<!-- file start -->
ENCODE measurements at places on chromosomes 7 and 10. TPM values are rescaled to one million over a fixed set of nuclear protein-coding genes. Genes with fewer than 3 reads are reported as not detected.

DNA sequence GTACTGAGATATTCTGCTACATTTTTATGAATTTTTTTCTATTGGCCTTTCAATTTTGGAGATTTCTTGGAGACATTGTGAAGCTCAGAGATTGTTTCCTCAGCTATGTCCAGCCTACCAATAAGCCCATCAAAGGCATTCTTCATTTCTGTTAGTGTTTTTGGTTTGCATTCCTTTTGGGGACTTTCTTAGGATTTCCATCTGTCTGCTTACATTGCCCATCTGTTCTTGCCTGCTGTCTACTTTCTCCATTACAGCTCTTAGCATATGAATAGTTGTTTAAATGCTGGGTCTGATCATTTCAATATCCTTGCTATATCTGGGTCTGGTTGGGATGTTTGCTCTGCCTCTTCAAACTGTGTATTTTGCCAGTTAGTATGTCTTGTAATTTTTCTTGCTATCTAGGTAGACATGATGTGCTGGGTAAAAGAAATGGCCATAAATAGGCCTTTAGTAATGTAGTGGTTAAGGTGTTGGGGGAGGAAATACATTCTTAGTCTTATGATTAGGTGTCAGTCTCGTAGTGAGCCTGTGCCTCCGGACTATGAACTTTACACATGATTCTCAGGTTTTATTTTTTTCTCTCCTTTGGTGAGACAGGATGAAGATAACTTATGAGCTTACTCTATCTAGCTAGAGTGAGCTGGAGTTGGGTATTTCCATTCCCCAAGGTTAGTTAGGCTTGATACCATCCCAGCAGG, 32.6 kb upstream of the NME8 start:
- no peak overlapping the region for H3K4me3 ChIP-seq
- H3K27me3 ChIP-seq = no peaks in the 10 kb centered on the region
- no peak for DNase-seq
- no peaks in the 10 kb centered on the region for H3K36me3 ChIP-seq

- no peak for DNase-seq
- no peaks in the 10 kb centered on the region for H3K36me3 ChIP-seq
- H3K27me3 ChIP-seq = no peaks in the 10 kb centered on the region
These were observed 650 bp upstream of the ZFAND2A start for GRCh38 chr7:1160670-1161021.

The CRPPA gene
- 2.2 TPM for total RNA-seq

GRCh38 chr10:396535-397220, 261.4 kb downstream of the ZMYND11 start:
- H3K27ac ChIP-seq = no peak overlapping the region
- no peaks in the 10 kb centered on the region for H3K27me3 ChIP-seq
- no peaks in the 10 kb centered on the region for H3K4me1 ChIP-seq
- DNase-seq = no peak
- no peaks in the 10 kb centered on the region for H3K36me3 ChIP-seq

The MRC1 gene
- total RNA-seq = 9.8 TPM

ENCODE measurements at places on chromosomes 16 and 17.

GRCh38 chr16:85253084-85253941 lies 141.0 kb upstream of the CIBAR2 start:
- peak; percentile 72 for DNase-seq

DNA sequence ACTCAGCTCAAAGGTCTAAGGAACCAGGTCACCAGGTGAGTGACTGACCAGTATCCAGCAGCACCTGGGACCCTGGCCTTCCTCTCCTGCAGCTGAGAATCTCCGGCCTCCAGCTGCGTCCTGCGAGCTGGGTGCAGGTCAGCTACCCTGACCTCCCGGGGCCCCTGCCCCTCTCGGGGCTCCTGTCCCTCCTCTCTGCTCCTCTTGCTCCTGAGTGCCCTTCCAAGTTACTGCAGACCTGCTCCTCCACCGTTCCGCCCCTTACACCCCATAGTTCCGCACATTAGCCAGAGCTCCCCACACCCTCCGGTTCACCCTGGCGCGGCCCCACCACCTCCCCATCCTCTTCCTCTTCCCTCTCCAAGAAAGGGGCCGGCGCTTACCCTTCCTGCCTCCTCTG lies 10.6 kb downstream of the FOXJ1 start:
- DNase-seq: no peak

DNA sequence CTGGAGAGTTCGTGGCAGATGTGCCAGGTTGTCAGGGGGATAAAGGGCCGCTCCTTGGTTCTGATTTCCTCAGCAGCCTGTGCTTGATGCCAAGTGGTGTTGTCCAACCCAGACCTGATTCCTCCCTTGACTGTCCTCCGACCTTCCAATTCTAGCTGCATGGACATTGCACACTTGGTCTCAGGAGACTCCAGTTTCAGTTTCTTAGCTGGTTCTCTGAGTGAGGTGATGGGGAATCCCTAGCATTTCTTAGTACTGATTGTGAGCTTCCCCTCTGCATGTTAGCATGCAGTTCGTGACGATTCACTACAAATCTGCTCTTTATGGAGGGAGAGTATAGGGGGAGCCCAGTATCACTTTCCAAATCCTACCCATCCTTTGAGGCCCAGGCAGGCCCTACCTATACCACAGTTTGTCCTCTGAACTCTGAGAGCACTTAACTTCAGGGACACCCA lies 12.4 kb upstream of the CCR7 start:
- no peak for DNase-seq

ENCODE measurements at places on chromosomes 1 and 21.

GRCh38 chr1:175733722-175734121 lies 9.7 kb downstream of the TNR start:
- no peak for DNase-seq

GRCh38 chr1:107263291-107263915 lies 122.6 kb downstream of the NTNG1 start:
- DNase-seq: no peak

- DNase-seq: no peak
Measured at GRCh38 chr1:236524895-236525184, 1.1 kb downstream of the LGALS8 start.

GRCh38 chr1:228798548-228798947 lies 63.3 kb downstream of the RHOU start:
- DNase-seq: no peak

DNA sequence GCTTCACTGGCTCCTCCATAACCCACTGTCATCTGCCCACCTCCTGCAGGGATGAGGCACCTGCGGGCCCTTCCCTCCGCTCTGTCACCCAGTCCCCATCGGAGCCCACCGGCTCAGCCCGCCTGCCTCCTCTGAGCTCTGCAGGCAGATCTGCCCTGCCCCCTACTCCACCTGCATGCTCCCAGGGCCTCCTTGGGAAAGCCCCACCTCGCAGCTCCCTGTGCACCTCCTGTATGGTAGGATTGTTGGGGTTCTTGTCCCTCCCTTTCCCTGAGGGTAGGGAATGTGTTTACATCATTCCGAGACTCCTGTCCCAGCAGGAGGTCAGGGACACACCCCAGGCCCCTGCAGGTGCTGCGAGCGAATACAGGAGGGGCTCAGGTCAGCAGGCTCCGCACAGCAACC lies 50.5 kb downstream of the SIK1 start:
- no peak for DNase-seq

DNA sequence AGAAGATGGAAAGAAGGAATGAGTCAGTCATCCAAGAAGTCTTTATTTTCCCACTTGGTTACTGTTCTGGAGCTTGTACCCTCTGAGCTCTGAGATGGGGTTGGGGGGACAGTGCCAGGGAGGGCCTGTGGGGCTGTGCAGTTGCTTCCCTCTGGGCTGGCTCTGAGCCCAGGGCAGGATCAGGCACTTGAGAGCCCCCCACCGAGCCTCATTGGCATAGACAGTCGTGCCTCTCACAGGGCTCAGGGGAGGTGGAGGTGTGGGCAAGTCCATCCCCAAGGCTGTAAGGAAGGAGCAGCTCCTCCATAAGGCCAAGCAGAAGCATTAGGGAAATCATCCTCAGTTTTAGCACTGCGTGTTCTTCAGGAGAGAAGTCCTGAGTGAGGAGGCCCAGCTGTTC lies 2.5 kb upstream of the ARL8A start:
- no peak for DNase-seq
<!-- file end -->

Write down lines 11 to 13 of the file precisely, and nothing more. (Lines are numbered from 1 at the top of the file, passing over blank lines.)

The CRPPA gene
- 2.2 TPM for total RNA-seq

GRCh38 chr10:396535-397220, 261.4 kb downstream of the ZMYND11 start: